Omega-3 fatty acids and the heart: New evidence, more questions

My patients often ask me if they should try one supplement or another. Often my answer is equivocal, because for most supplements we just don’t have enough evidence to give a definitive answer.. This does not mean that a particular patient could not benefit from a specific supplement; it just means that I don’t have standardized research to guide my recommendations. Unfortunately, this remains true for omega-3 fatty acid supplements. The results of studies of omega-3 supplements have been inconsistent and have left doctors and patients wondering what to do next.

Omega-3 Fatty Acids Show Benefits in REDUCE-IT Trial, Gets FDA Approval

Two main omega-3 fatty acids, eicosapentaenoic acid (EPA) and docosahexaenoic acid (DHA), are mainly found in fish and fish oil. Omega-3s in fish and fish oil have been recommended by the American Heart Association (AHA) for 20 years to reduce cardiovascular events, such as heart attacks or strokes, in people with existing illnesses cardiovascular disease (CVD). I have written and am a strong supporter of consuming omega-3s through diet, and sometimes through supplementation.

In the past year, I have prescribed an omega-3, sold under the brand name Vascepa, to my patients who are at high risk for cardiovascular disease, based on evidence of cardiovascular benefit. Vascepa contains purified EPA and its use is based on good clinical data from the REDUCE-IT trial. This study enrolled more than 8,000 patients with high cardiovascular risk and high blood triglyceride levels. They assigned half of the study participants to receive 2 grams of Vascepa twice a day, and the rest of the participants were assigned a placebo (a pill filled with mineral oil). The results showed a significant benefit of Vascepa over placebo. Vascepa reduced blood triglyceride levels, but more importantly, it reduced the number of heart attacks and strokes, the need for a cardiac stent procedure to open blocked arteries, and death.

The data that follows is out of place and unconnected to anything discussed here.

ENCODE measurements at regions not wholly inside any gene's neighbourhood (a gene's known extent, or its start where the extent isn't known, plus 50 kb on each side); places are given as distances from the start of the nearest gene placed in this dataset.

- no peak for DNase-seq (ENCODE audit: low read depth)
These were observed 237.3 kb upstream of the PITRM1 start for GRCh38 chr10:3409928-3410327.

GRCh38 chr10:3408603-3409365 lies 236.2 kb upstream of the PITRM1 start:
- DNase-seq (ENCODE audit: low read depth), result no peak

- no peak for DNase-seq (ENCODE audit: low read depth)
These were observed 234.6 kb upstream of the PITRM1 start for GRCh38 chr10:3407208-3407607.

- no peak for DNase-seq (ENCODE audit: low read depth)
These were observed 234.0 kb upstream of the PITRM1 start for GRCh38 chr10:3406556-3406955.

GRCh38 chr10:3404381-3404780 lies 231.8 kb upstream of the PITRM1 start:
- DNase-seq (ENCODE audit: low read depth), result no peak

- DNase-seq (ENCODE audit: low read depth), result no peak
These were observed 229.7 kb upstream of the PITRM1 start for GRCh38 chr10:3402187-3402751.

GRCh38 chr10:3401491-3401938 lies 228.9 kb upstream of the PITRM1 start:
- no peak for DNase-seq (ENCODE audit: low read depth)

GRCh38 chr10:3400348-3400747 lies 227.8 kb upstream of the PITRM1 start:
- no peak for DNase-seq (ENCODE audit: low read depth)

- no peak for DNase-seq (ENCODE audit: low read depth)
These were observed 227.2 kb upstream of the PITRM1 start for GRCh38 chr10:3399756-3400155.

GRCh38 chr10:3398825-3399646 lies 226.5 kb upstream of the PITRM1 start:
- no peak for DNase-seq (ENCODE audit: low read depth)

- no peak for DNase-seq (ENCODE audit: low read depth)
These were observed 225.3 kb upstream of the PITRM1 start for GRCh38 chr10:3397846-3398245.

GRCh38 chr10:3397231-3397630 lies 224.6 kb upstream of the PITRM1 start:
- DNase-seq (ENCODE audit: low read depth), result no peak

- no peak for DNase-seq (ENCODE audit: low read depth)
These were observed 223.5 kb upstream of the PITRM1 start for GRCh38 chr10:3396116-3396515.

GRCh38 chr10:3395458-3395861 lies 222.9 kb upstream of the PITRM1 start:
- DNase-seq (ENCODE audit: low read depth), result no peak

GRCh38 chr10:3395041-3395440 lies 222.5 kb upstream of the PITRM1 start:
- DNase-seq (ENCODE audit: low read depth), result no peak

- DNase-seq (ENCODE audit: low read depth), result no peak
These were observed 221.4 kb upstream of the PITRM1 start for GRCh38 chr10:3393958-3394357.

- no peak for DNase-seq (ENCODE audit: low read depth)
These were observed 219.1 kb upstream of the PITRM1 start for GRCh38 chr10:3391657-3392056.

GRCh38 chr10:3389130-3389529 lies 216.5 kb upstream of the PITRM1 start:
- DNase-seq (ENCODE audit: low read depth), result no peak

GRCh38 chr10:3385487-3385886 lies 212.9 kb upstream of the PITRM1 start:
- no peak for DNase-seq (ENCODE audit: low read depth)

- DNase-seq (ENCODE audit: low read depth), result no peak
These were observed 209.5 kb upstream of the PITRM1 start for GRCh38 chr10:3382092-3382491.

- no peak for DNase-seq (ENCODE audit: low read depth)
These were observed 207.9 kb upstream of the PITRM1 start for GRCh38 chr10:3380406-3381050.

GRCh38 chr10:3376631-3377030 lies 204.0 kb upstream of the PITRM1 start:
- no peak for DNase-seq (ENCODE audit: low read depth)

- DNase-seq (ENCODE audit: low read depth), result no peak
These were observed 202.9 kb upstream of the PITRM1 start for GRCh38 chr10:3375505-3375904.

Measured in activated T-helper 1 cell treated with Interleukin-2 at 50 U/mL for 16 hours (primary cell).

A subsequent meta-analysis, which included data from more than 10 studies, found that omega-3 fish oil supplements reduced the risk of heart attack and death from coronary artery disease.

In December 2020, the FDA approved the use of Vascepa to reduce the risk of cardiovascular events in certain patients with or at high risk for CVD.

STRENGTH trial casts doubt on benefits of omega-3s

But a recent study has raised some questions. The STRENGTH essay, published in JAMA, examined a different formulation of omega-3 fish oil – a combination of EPA and DHA – to see if it would reduce cardiovascular risk as well. This study enrolled more than 13,000 patients who were randomized to receive either the combined EPA / DHA pill or the placebo (a pill filled with corn oil). The trial was terminated prematurely due to an interim analysis showing no difference between the two treatment groups.

We are not sure why the REDUCE-IT trial showed an omega-3 benefit, compared to the STRENGTH trial. One possibility is that the different results are due to the different drugs studied. REDUCE-IT investigated a purified formulation of high dose EPA, which resulted in higher levels of EPA. This was similar to the results of another trial, which also found that pure EPA reduced the risk of cardiac events. The STRENGTH trial tested a combination of EPA and DHA. No large study has ever evaluated the effects on cardiovascular outcomes of purified DHA alone, leaving us to wonder if DHA might counteract the benefits of EPA.

Where are we?

Back to my patients who want to know if they should take an omega-3 supplement. With the data available today, I would recommend a pure EPA supplement, or one that contains more EPA than DHA. But don’t stop there. Eat a heart-healthy diet, exercise regularly, and pursue other lifestyle changes that have been shown to benefit heart health. In the meantime, my colleagues and I are awaiting more definitive data on the usefulness of omega-3 fish oil, and who could benefit the most from it.

The post Omega-3 fatty acids and the heart: New evidence, more questions first appeared on Harvard Health Blog.

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Jothi Venkat

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